How Micah 6:8 Informs My Faith

And what does the Lord require of you but to do justice, and to love kindness, and to walk humbly with your God? Micah 6:8

I recently cited this beautiful verse in Micah in a piece for the Washington Post On Faith panel. I was struck by a commenter on that forum who criticized my interpretation of it and who definitely approached and drew lessons from this text very differently from my way.

Micah 6:8 is a summary of faithful living that I have returned to as a test for Christian behavior since my youth. It challenges both my personal choices and the direction taken by the groups I am part of like church and country. The “you” in Micah’s question can be singular or plural in our language and I apply it to both.

I like the way this verse gives focus to my effort to abide by Jesus’ great commandments: to love God and love my neighbor (Mk 12:28-34, Mt 22:34-40, Lk 10:25-28).

“To walk humbly with God” is one facet of loving God. One facet of walking humbly with God is to know what I am authorized to do and feel, and what actions and emotions better belong to God. For example, Jesus (Mt 7:10), Paul (Romans 7:1) and James (4:12) all warn us not to judge others. Judgment belongs to God. From this stems my own refusal to impose my judgment on others. I certainly have my opinions but humility demands that I leave judgment to God.

Humility before God also demands that I practice the serious ongoing spiritual discipline to love my neighbor by doing justice and loving kindness.

Both Biblical scholars and people in the pew recognize that God’s justice means watching out for the oppressed and poor — redressing the imbalances that come between people in this world. “Doing justice” for me is standing up for those who are considered by others as “less than.” I am obliged to do that and I want my church and my country to do justice in this way as well.

The Psalms are full of thanks for God’s loving kindness. When we love kindness we are living up to the idea that we as humans are made in the image of God. This requires me to be kind to all others as well as to cherish the kindness that I see in others. Kindness is one of the fruits of the Holy Spirit (Galatians 5:22). So, for me, all who show kindness have been blessed by God, including gay, lesbian, bisexual and transgender people who are kind to others.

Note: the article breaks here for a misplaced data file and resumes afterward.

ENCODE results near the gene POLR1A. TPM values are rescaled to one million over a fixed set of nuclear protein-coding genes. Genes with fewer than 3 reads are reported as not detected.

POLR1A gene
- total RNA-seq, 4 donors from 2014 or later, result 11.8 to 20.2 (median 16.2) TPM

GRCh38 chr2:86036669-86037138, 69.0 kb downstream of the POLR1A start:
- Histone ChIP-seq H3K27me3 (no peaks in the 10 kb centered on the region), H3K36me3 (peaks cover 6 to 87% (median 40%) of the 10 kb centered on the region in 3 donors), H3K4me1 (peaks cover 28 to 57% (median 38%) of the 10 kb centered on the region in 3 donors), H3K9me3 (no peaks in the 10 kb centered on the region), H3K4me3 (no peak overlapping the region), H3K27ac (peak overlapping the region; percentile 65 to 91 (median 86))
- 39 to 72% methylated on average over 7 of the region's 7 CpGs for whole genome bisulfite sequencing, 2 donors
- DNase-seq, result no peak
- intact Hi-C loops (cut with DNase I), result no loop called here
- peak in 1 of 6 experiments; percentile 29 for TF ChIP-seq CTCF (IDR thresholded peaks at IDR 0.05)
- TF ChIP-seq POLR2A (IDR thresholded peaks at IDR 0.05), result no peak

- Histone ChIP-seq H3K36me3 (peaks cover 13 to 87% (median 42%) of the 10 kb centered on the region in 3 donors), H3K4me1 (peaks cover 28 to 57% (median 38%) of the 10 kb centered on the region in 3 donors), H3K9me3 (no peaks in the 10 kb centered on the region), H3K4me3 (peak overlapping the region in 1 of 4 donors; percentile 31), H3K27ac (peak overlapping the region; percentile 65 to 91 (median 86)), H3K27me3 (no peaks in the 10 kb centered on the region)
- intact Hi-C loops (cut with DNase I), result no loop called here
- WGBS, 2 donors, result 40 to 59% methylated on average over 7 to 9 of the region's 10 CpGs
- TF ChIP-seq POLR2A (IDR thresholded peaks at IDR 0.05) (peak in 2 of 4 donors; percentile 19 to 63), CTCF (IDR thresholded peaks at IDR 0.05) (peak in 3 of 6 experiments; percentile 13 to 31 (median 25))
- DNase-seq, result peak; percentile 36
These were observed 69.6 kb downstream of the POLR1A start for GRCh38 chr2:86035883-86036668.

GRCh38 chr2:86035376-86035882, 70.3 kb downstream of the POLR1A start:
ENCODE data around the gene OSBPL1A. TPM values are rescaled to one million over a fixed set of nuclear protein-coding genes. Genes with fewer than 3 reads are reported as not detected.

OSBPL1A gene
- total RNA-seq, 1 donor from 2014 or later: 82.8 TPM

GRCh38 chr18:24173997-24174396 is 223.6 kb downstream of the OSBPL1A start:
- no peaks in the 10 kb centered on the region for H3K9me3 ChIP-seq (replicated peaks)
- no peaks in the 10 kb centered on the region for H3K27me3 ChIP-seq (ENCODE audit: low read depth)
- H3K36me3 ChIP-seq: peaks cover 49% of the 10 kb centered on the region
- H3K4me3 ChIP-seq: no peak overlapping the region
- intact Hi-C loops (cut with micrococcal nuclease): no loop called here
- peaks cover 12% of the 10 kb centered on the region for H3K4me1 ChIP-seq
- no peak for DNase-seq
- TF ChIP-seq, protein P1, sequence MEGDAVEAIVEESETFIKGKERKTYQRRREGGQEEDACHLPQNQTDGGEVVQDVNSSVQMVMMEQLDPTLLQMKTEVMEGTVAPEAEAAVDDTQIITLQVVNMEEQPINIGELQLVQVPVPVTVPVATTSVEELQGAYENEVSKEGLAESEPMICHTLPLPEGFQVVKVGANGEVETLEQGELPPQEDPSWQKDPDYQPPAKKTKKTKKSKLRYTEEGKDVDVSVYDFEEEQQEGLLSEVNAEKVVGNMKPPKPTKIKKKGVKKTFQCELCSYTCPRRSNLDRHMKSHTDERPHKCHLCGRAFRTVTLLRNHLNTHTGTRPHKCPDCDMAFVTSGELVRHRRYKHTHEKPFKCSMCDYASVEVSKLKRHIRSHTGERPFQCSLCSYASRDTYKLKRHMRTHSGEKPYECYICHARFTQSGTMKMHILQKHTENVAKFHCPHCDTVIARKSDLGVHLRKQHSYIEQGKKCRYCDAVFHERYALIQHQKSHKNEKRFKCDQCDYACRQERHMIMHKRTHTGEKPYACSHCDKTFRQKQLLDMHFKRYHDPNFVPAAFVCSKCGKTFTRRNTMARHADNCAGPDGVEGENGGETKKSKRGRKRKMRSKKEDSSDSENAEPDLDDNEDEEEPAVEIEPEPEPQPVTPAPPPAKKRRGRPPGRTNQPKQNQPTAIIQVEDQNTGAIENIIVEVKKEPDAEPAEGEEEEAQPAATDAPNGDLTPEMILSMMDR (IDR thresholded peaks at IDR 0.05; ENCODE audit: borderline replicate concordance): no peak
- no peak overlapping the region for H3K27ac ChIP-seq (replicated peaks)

I suspect that the person who commented on my use of Micah 6:8 firmly disagrees with my interpretation here as well. However, agreement is not my goal when I share here my understanding of Micah 6:8. Loving, respectful interaction is the goal. So I appreciate that comment for its effort at engagement. I try to understand and to test my thought by his or her point of view. And I invite the same from you all. That’s living by Micah 6:8 as it informs my faith.


 Reverend Janet

2 Responses
  • dot shields on January 21, 2011

    Dear Janet — Where can I read/see your Micah 6:8 interlocutor’s ‘contrary'(?) opinion?

  • Janet Edwards on January 21, 2011

    Dear Dot,

    Thanks for asking!

    At the top of this post you will see a link (“piece” should be colored differently to mark this). Click on that to bring up the Washington Post On Faith answer I wrote.

    At the bottom of my essay come the comments. They are pretty typical in that many make little sense but if you keep scrolling down you will eventually come to a comment that begins with the writer quoting Micah 6:8. That is the one that prompted my reflections here.

    I hope that works. Peace be with you , Janet

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